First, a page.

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Using Adobe SpeedGrade CC, powerful professional color correction and color grading is available to anyone with a Creative Cloud membership. In this course, professional colorist Patrick Inhofer offers a project-based learning experience to get you familiar with the SpeedGrade tools. You'll work three different types of projects through the color correction and grading process, which includes getting projects and footage into SpeedGrade, color correcting and grading shots, and then rendering and outputting shots. Each step of the process is rich with lessons and anecdotes that are applicable to real-world color grading scenarios that editors, producers, and other creatives will face.
This course was created by Patrick Inhofer and produced by Robbie Carman. We are honored to host this content in our library.
In this movie, I'll share with you a very common use I have for secondaries, which is enhancing the look of clouds and skies. We are going to start here on 05_03_DML_END. We are going to pick up where we left off last time on the short sequence from deadman's lake. And we are going to start with this shot where we have got a lot of clouds up here and what we want to do is enhance it. We want to give them a little bit more pop. Make them a little bit more of a character in this image. And as we look at this image, if I turn both of these off, we can see what we've done already.
We've done two primary layers. Mostly a variety of tweaks to add a lot more punch to this image. What we're going to do now is add a secondary layer and we're going to try to key out those skies. I could do this here in this layer stack, but I think I might want to re-use this correction on other angles. And one of the easiest ways of speeding B grade to use specific fixes and share them on other shots, is to use grading layers. So, rather then doing this correction here in this layer stack we'll add a new grading layer and if we get lucky we'll be able to reuse this correction in other angles.
Now quick side note, grading layers are not available to us in the direct link work flow. They are only available when we are working on native IRCP projects. If we're working in direct link, we'd have to direct link back to Premiere, add an adjustment layer there, then direct link back to speed grade to replicate what it is we are about to do. So now lets go ahead and add a grading layer. We do that just by clicking and dragging in here and make sure it's a thin line and it's only going to apply to this clip and now we have a new layer stack.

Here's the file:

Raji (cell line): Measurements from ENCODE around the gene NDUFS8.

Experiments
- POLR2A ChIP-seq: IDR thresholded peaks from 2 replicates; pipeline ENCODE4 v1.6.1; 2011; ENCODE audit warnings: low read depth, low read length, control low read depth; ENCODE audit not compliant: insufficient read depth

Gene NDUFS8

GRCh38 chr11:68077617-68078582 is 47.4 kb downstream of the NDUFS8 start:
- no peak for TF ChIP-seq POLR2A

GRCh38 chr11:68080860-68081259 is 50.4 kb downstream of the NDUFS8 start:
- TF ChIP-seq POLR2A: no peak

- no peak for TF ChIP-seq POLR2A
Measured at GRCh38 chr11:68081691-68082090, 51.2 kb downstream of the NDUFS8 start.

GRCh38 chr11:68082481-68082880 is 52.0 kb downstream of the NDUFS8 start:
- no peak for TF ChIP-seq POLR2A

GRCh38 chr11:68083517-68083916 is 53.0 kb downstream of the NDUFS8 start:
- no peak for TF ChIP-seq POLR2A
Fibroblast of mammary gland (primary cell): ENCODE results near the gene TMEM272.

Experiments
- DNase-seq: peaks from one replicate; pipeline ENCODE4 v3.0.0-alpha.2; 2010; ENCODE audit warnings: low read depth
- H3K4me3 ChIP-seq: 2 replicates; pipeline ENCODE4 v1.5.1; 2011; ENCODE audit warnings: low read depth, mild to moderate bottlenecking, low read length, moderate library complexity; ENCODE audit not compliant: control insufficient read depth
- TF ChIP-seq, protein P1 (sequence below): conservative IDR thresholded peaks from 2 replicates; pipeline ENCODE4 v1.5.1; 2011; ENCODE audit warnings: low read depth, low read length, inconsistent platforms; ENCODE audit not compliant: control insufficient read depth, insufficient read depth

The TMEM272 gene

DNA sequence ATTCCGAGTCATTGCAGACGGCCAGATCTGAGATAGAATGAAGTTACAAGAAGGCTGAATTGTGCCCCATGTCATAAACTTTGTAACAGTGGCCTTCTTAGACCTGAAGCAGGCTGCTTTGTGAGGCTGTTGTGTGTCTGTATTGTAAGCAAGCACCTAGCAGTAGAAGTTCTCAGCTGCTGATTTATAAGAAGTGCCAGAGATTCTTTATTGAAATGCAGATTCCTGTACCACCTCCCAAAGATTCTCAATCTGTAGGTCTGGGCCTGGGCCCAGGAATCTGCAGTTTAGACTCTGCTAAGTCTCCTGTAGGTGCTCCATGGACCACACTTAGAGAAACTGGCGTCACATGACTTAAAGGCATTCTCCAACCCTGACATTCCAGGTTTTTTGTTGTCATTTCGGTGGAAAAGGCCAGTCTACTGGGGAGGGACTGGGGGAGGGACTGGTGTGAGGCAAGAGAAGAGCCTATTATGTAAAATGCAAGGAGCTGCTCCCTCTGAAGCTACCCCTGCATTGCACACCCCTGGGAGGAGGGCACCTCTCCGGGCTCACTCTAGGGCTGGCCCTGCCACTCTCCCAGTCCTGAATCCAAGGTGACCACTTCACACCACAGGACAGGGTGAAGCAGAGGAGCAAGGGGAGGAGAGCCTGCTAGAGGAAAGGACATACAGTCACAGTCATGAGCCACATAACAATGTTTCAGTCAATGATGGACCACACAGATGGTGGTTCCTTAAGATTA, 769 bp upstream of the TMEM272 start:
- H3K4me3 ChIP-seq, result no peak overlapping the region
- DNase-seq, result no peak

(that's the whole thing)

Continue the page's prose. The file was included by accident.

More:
What I'm going to do is add a secondary and I don't think I need that primary right now. So I am just going to delete it. Get it out of the way. I am just going to take this and lift it up a little bit, until it reveals everything. And for the moment, I'm going to get rid of my analysis tools and just so I can focus on the image itself. And now let's go ahead and key out the sky. There are a couple of ways doing this, of course the most common way is just to use a little eye dropper and drag across this region. Now I'm going to go into my gray out menu, again I like the high contrast version, the black and white version and that'll show me wherever I have white pixels what parts of this image I'm manipulating.
So I'm going to go ahead and do that and you can see I'm pulling in a lot of other stuff here that I don't like. So I'm going to go ahead and reset this and instead I'm going to turn off hue and saturation. I'm just going to try it on brightness because the sky is fairly bright and I'm going to see what that gets me and I'll move this all the way up to the top, add a little bit of softness and now I am going to drag out this triangle more to the left, more to the left and there we go. So based on brightness alone, I am doing a really good job of pulling out the key.
I am also getting them a little bit. So what I am going to do enable the hue. Again drag this top arrow to the left to expand it out and I want to expand it out just so that it's only pulling in the blues. I'll put in a little bit of softness. And then see how that works. I am, I am getting less of them. If I turn this hue on and off now. I am getting less of them. And that works for me. I kick up this blur. Hold down the shift key for faster response. And now I'll turn off my gray out. And now I've isolated the sky and I'm going to do a little bit of grading in here and I'm going to use the contrast controls.
Because, you know, we don't have the 12 way controls in here and the gain and the offset isn't really going to work for me. So I'm going to use the contrast controls and I'll expand out, pick up the contrast, now it's going to tend to push. All of this stuff brighter and I'm probably going to want to adjust the pivot. Now I'm going to hold down the the shift key as I adjust the pivot to find where I really want it to center up my contrast adjustment and right in there looks pretty good. I'm going to kick up some more final saturation.
Let's do before and after on this layer, and yeah, look at that. See, we went from this kind of muddy. The sky didn't look bad before, but now in comparison to what we've just done, really kicks it up. And this is a great way. I love doing contrast expansions on skies, cause it, cause skies tend to be in a very narrow range. You know, you've got the bright whites. But then, you know, the blues generally aren't much darker than that. And by kicking up the contrast and adjusting the pivot to pull out the detail just where you need it, I find that that's a great way of pulling out detail and skies and as an example of another great use of secondary layers.
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